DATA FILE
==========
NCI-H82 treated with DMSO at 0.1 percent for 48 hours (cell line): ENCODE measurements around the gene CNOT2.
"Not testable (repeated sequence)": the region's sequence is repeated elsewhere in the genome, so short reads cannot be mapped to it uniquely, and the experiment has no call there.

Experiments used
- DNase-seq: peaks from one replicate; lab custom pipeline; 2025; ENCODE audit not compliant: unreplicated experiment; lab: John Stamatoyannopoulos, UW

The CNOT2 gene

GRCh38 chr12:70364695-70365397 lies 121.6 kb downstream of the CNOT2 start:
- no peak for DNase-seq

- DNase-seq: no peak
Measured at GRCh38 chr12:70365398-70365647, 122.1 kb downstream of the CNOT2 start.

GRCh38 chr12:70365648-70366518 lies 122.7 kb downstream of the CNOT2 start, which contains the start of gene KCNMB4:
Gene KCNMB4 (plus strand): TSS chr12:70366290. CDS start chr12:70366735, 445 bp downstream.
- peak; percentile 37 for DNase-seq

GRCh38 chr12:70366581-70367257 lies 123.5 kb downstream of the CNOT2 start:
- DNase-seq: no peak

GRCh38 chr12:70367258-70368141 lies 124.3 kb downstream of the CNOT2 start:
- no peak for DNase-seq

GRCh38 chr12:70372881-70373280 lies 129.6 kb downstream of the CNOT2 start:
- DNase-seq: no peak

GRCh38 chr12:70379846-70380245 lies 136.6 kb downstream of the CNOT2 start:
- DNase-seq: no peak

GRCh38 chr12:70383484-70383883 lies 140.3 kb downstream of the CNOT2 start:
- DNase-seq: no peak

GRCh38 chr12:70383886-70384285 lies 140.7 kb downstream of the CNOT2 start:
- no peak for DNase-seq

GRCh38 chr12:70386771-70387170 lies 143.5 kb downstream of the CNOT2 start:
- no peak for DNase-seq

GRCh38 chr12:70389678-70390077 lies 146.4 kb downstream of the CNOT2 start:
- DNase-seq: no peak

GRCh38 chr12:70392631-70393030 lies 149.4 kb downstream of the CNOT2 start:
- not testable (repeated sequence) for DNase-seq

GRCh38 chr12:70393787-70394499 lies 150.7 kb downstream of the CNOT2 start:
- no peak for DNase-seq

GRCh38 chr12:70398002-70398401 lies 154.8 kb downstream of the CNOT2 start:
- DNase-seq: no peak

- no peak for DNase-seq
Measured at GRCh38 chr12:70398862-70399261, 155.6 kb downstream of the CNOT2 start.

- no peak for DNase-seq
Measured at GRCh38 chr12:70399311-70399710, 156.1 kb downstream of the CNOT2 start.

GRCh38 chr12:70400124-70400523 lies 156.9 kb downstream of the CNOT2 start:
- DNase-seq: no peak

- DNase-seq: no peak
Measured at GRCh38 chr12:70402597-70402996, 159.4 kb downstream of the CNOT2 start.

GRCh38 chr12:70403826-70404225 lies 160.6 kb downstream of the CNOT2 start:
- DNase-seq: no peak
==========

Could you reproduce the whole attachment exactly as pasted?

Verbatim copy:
NCI-H82 treated with DMSO at 0.1 percent for 48 hours (cell line): ENCODE measurements around the gene CNOT2.
"Not testable (repeated sequence)": the region's sequence is repeated elsewhere in the genome, so short reads cannot be mapped to it uniquely, and the experiment has no call there.

Experiments used
- DNase-seq: peaks from one replicate; lab custom pipeline; 2025; ENCODE audit not compliant: unreplicated experiment; lab: John Stamatoyannopoulos, UW

The CNOT2 gene

GRCh38 chr12:70364695-70365397 lies 121.6 kb downstream of the CNOT2 start:
- no peak for DNase-seq

- DNase-seq: no peak
Measured at GRCh38 chr12:70365398-70365647, 122.1 kb downstream of the CNOT2 start.

GRCh38 chr12:70365648-70366518 lies 122.7 kb downstream of the CNOT2 start, which contains the start of gene KCNMB4:
Gene KCNMB4 (plus strand): TSS chr12:70366290. CDS start chr12:70366735, 445 bp downstream.
- peak; percentile 37 for DNase-seq

GRCh38 chr12:70366581-70367257 lies 123.5 kb downstream of the CNOT2 start:
- DNase-seq: no peak

GRCh38 chr12:70367258-70368141 lies 124.3 kb downstream of the CNOT2 start:
- no peak for DNase-seq

GRCh38 chr12:70372881-70373280 lies 129.6 kb downstream of the CNOT2 start:
- DNase-seq: no peak

GRCh38 chr12:70379846-70380245 lies 136.6 kb downstream of the CNOT2 start:
- DNase-seq: no peak

GRCh38 chr12:70383484-70383883 lies 140.3 kb downstream of the CNOT2 start:
- DNase-seq: no peak

GRCh38 chr12:70383886-70384285 lies 140.7 kb downstream of the CNOT2 start:
- no peak for DNase-seq

GRCh38 chr12:70386771-70387170 lies 143.5 kb downstream of the CNOT2 start:
- no peak for DNase-seq

GRCh38 chr12:70389678-70390077 lies 146.4 kb downstream of the CNOT2 start:
- DNase-seq: no peak

GRCh38 chr12:70392631-70393030 lies 149.4 kb downstream of the CNOT2 start:
- not testable (repeated sequence) for DNase-seq

GRCh38 chr12:70393787-70394499 lies 150.7 kb downstream of the CNOT2 start:
- no peak for DNase-seq

GRCh38 chr12:70398002-70398401 lies 154.8 kb downstream of the CNOT2 start:
- DNase-seq: no peak

- no peak for DNase-seq
Measured at GRCh38 chr12:70398862-70399261, 155.6 kb downstream of the CNOT2 start.

- no peak for DNase-seq
Measured at GRCh38 chr12:70399311-70399710, 156.1 kb downstream of the CNOT2 start.

GRCh38 chr12:70400124-70400523 lies 156.9 kb downstream of the CNOT2 start:
- DNase-seq: no peak

- DNase-seq: no peak
Measured at GRCh38 chr12:70402597-70402996, 159.4 kb downstream of the CNOT2 start.

GRCh38 chr12:70403826-70404225 lies 160.6 kb downstream of the CNOT2 start:
- DNase-seq: no peak